Those daily extra cups of joe not linked to hypertension

An extra shot of espresso can surely help wake you up in the morning, but what does it mean for your blood pressure? It is well known that coffee’s caffeine content can raise blood pressure temporarily, especially in people who have hypertension. Could habitually drinking high amounts have long-term effects on blood pressure too?

Java lovers will rejoice in a large study’s findings that more cups daily isn’t associated with increased risk of hypertension. The study, published in American Journal of Clinical Nutrition on March 30, was a systematic review and meta-analysis that examined six prospective cohort studies.

Two previous meta-analyses of randomized controlled trials found an association with slightly raised risk of hypertension. But these trials all lasted only 85 days or fewer days. In the new study, a total 172,567 participants and 37,135 incident cases of hypertension were followed over the course of six years.

Four of the six studies evaluated reported a nonlinear association between coffee consumption and hypertension, whereas two reported no statistically significant association. The pooled results revealed a relative risk of 1.09 (1.01; 1.18) from drinking 1 to 3 cups daily (a slightly elevated risk), 1.07 (0.96, 1.20) from drinking 3 to 5 cups daily, and 1.09 (0.96, 1.21) from drinking five or more cups daily.

The researchers suggested that the results of the study may be explained by coffee drinkers developing a tolerance to caffeine’s acute effect on blood pressure, which is thought to be result of caffeine’s binding to receptors that trigger a sympathetic nervous system response.

Additionally, another explanation may be that other ingredients in coffee like magnesium, potassium, or flavonoids could have a counterbalancing effect on blood pressure, which the researchers suggest may explain an inverse “J-shape” relationship between habitual coffee drinking and hypertension risk.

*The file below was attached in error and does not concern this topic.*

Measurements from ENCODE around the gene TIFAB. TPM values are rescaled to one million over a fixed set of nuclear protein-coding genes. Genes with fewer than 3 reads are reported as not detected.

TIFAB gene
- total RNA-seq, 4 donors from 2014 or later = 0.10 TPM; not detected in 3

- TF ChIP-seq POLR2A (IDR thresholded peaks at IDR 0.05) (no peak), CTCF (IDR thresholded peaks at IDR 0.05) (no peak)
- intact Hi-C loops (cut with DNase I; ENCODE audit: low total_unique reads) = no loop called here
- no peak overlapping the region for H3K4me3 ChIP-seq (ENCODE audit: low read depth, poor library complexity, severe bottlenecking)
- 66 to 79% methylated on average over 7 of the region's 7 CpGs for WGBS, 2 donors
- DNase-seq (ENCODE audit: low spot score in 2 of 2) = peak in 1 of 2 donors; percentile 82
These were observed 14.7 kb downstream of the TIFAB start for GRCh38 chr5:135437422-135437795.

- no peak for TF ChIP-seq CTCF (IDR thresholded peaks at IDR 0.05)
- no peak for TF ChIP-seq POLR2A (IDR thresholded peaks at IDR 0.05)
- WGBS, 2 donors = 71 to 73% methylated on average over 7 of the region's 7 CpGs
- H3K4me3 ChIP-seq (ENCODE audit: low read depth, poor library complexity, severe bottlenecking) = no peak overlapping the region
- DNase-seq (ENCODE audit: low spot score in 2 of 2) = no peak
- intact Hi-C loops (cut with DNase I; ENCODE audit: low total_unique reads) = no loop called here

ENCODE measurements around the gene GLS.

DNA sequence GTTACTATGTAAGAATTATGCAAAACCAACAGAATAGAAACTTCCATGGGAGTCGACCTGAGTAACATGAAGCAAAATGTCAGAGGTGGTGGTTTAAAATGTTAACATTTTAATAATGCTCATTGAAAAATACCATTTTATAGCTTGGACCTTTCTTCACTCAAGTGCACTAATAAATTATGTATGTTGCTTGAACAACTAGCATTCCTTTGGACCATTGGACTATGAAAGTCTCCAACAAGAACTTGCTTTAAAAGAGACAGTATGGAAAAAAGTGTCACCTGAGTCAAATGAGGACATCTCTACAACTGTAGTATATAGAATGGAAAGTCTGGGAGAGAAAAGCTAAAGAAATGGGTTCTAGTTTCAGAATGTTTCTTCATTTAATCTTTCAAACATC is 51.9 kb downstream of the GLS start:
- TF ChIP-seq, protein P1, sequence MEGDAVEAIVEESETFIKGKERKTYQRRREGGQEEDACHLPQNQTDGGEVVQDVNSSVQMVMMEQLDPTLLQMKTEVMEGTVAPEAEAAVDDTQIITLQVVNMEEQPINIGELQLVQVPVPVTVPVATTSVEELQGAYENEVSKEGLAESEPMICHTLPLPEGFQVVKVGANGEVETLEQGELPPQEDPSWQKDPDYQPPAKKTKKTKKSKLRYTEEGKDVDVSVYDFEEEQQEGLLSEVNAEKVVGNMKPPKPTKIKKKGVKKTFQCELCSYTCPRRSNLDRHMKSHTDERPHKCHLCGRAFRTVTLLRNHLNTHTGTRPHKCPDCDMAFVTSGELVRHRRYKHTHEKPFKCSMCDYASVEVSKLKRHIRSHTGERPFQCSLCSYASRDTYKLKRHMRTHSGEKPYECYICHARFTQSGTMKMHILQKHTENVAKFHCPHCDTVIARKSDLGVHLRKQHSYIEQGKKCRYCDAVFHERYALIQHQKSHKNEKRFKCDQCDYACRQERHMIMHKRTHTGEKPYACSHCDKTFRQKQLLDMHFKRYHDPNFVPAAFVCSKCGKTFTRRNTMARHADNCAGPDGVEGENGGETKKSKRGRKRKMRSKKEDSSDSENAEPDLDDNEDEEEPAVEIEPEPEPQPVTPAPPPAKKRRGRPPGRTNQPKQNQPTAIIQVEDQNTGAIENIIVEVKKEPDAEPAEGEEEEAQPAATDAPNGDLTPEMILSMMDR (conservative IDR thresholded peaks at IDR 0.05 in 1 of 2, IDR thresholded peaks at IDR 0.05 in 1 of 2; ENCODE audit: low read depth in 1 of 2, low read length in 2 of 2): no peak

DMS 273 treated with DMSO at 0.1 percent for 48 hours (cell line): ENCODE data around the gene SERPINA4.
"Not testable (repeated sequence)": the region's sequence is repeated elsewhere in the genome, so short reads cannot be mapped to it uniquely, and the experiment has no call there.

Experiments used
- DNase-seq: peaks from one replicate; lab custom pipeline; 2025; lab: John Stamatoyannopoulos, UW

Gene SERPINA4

Since the way people metabolize caffeine in the liver can depend on genetics, the authors suggest more research is needed to determine coffee’s effects on non-white populations.

Reference

Zhang Z, Hu G, Caballero B, Appel L, and Chen L. 2011. Habitual coffee consumption and risk of hypertension: a systematic review and meta-analysis of prospective observational studies1–3. Amer J Clin Nutr. doi: 10.3945/ajcn.110.004044.

Published by David Despain, MS, CFS

David is a science and health writer living on Long Island, New York. He's written for a variety of publications including Scientific American, Outside Online, the American Society for Nutrition's (ASN) Nutrition Notes Daily, and Institute of Food Technologists' (IFT) Food Technology magazine and Live! blog. He's also covered new findings reported at scientific meetings including Experimental Biology, AAAS, AOCS, CASW, Sigma Xi, IFT, and others on his personal blog "Evolving Health." David is also an active member of organizations including the National Association of Science Writers (NASW), the American Association for the Advancement of Science (AAAS), the American Society for Nutrition, the Institute of Food Technologists, and the National Audubon Society. David has a master's degree in human nutrition from the University of Bridgeport, and a bachelor's degree in English from University of Illinois at Springfield. He also earned his Certified Food Scientist credential from the Institute of Food Technologists.

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